Waco: Appeal denied in continuous child sexual abuse case

The McLennan County Courthouse. (Photo by Paul J. Gately/file)
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WACO,Texas (KWTX) Justices on the 10th Court of Appeals in Waco Thursday denied an appeal filed for a McLennan County man who was convicted of continuous sexual abuse of a young child.

David Navarro was convicted of continuous sexual abuse of a young child and of indecency with a child by contact and he appealed arguing the statute under which he was convicted for the indecency charge is unconstitutional.

The three justices affirmed the 19th District Court's convictions on both charges and affirmed Navarro's sentences.

Navarro was convicted on two 2014 cases and was sentenced to life in prison on the sexual abuse charge and to 20 years on the indecency charge, both Judge Ralph Strother ordered served concurrently.

Navarro and a woman met and began living together, along with the woman's daughter in 2007 or 2008, the appeals court record shows.

The relationship ended in late 2011 or early 2012.

Then in July 2013, the woman's daughter made an outcry that her mother's boyfriend had sexually abused her some 10 times between her 3rd and 6th grade years.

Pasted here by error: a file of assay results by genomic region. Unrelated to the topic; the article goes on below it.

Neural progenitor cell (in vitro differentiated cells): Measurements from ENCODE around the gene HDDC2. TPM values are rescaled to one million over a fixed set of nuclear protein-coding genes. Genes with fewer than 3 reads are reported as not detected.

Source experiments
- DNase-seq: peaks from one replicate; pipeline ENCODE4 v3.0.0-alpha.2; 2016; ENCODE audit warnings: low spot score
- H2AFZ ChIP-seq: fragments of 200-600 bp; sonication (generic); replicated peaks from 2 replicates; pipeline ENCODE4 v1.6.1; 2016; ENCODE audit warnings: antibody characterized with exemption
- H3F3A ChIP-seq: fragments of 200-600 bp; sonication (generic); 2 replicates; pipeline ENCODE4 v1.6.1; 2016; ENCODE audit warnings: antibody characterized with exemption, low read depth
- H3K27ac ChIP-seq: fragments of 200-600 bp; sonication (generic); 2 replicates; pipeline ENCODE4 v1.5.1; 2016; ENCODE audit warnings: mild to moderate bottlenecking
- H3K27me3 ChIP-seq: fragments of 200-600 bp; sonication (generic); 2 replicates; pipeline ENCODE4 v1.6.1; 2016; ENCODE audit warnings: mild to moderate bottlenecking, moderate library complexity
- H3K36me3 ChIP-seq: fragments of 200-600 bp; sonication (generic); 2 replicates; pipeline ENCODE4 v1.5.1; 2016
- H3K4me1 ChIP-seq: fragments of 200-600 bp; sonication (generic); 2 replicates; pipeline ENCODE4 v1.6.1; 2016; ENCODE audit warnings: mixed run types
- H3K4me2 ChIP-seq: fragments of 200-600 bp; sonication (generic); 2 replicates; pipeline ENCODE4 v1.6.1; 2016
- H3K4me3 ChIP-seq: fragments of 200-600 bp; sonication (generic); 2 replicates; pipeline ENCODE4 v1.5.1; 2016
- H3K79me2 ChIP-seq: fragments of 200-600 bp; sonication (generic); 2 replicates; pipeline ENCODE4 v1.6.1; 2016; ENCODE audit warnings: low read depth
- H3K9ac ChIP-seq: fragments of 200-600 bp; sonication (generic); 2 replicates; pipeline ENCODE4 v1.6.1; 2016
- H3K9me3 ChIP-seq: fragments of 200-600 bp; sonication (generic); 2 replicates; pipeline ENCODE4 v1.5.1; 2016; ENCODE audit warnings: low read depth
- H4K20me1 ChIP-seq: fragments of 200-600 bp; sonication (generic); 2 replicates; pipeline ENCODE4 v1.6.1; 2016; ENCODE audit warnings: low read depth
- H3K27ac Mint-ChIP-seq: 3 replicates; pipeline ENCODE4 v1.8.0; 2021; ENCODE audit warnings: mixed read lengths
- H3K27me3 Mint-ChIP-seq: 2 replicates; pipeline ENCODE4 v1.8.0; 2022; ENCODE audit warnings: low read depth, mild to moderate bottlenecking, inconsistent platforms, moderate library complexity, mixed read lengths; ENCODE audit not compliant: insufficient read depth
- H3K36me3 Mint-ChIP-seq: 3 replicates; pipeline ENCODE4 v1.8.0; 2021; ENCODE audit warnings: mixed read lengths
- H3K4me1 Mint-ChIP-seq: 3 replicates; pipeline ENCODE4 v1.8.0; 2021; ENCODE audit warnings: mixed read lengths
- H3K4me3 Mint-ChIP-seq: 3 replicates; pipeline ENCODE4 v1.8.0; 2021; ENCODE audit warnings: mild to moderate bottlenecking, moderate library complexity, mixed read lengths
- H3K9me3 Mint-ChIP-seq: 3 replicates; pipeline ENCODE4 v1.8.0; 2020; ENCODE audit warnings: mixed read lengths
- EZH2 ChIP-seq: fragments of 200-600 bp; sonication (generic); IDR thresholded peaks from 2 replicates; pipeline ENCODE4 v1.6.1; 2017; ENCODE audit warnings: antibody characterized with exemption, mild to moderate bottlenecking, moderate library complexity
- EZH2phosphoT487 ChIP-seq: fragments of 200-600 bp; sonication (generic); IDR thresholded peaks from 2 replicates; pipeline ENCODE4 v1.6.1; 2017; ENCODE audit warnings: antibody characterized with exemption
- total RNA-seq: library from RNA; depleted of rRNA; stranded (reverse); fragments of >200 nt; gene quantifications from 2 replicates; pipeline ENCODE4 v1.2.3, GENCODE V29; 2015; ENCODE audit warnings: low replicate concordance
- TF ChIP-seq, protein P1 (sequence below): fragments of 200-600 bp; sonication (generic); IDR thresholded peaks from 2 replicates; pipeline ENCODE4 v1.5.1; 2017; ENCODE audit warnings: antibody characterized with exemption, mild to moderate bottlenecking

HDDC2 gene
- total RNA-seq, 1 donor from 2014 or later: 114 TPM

The 10th Court said Navarro's argument that section 21.02 of the Texas Penal Code is on its face unconstitutional in relation to the indecency conviction, is not supported by law.

Navarro argued that since state law requires a unanimous jury to convict in a felony criminal case, that same standard should be held to jury deliberations on separate issues of the case.

Navarro's argument revolved around an issue known as jury unanimity because under current law, while a conviction requires a unanimous vote, when a jury decides on specific elements of the crime, it need not be of one voice.

In effect, what that means is if prosecutors present a number of things that happened over a range of time, any jury member can decide that any of those pieces of evidence was true, but a juror can choose any one of the several issues admitted and the jury does not have to agree on which event was the true case, as long as every jury member agrees the defendant violated the law during one of those incidents.

In this case, justices agreed, each juror found that the defendant "committed the same, single, specific criminal act," and that each juror must unanimously agree on all elements of the crime to convict," the court said in its opinion.

In summation on the issue the justices said the same issue has been raised at several intermediate-level appeals courts over the past several years and in each case the court has said the law is constitutional.

On the other point of appeal Navarro argued that the trial court erred by admitting extraneous evidence during his trial.

The court simply said: "We disagree with Navarro.

"Having overruled each issue on appeal, we affirm the trial court's judgments," the opinion states.